EDITORIAL: Mitigate Bias in Social Media

This past summer, Facebook faced criticism for its trending news section being biased towards liberal sites, routinely ignoring or suppressing conservative news outlets like Breitbart. In response to these accusations, first revealed through documents obtained by the technology blog Gizmodo, Facebook fired the human editors whose job it was to both weed out fake news and write objective summaries of trending topics and issues. Facebook’s trending platform then switched to an algorithm that aggregated popular shared news items that would later be edited and made presentable by human editors.

Yet following the departure of the human overseers, the aggregator began highlighting fake news, starting with a post claiming Fox News host Megyn Kelly had been fired, which was false, as well as stories claiming 9/11 was not a terrorist attack. A piece also emerged under the trending feed that criticized conservative commentator Ann Coulter for statements she had never made, but also directed vulgar and lascivious language against her.

Facebook serves over 1.5 billion users and in recent years has become increasingly essential to the dispensing of news to that global audience. For students, Facebook undeniably serves as a platform to view and experience content not only shared by our friends but also favorite websites and sources for news. Yet if the company continues to position itself as a source for aggregated news content, it must revisit the methodology and algorithms that determine trending topics and stories. If Facebook cannot change its policies and practices, it cannot truly call itself a distributor of objective and accurate journalism.

Social media has become the most direct way for many individuals to access journalism and news sources. According to a 2016 Pew Research Center survey, 62 percent of adult Americans receive news and articles from social media platforms, and 66 percent of Facebook users report reading news and journalism content through the site first. Ninety-two percent of individuals between the ages of 17 and 25 also claimed to have a Facebook account. Aside from engagement with news through Facebook, the company recently made commitments to become a more trusted platform in delivering direct articles to consumers, namely in partnering with brands like The New York Times, Vox Media and The Guardian.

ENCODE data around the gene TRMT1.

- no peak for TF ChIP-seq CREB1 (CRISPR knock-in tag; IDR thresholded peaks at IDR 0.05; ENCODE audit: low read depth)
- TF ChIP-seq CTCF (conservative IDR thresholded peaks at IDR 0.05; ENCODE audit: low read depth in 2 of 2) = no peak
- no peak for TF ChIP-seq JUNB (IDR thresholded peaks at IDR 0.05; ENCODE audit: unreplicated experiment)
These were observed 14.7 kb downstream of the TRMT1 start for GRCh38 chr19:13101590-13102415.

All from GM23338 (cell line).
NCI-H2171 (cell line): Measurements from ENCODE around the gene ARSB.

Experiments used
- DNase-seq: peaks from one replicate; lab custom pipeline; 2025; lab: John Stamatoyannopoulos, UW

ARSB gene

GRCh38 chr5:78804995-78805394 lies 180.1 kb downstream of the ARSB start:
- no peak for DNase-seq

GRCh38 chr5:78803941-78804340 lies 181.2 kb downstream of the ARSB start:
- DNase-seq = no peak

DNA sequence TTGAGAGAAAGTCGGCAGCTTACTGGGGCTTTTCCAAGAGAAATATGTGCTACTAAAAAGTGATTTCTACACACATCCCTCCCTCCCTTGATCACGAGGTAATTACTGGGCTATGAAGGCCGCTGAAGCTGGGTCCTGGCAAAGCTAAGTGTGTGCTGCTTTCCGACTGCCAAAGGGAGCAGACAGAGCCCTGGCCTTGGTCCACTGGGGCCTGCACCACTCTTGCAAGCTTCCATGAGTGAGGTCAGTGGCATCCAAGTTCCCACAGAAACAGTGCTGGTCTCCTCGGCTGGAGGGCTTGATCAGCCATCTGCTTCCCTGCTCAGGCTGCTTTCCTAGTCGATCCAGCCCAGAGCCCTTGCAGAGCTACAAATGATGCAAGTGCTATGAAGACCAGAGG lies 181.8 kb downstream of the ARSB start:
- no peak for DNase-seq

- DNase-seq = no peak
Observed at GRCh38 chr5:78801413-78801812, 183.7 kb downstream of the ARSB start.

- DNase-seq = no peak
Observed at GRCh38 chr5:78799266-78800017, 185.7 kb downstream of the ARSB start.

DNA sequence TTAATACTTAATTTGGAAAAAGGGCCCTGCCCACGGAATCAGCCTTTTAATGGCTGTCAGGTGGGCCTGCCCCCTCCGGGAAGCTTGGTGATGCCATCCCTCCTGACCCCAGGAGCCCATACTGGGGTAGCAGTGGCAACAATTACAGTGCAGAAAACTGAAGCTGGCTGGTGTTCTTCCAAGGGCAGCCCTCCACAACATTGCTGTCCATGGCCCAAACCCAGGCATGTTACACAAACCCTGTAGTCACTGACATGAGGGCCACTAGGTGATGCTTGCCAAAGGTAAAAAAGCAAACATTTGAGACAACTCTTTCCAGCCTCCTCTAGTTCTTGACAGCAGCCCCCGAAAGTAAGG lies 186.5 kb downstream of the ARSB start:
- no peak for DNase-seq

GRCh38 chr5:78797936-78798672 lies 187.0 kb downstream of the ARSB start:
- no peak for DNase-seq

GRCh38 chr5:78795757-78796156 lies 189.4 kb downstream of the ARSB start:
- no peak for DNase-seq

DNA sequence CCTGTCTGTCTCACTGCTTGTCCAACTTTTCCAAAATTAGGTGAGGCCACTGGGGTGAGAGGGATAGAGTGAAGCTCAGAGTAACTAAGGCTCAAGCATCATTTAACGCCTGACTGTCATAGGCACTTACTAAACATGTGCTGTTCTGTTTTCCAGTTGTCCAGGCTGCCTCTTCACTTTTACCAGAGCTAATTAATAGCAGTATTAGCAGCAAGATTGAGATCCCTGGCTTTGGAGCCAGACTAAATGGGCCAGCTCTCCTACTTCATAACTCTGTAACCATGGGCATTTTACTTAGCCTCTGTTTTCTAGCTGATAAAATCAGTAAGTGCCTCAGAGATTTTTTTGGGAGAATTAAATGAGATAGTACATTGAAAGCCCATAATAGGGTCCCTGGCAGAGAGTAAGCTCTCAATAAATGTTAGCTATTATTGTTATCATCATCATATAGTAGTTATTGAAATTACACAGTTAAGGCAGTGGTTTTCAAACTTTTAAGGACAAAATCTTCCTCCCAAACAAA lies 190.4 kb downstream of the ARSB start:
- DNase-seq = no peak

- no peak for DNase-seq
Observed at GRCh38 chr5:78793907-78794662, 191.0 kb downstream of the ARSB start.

News aggregation popularized by sites like Drudge Report and The Huffington Post carry the same journalistic obligations and ethics; they serve as arbiters of news and reporting for consumers, which means they are held to the same level of authenticity and correctness as other news sources. Such responsbilities should be objective and “help people discover interesting and relevant conversations happening about breaking news and events from around the world,” as Facebook’s mission statement suggests.

Facebook could solve this problem by applying more funds and capital to better algorithms and software that could weed out poor news and pieces while raising greater ones. At the same time, it may be easier for Facebook to return to its original model of having humans manually check the validity and truthfulness of content to avoid technical mistakes.

Perhaps Facebook can benefit from partnering with more journalism platforms from across the ideological spectrum to ensure only effective filtering is conducted. Conservative sources like the National Review and Breitbart and more liberal sources like The Huffington Post could be partners in helping check and balance the steady stream of news that makes its way to the front pages of users, and in providing a wider range of more reliable and trustworthy reporting to the digital, social media-engaged audience.

Facebook has the power to expose its users to content intended to educate and inform. This becomes a responsibility that, with a reach over a billion people, is not one to be taken lightly. As a platform that has already drastically shifted the way our society communicates and understands the world, Facebook’s next step should be to improve efforts in acting as a news aggregator and source of authentic, relevant news content.

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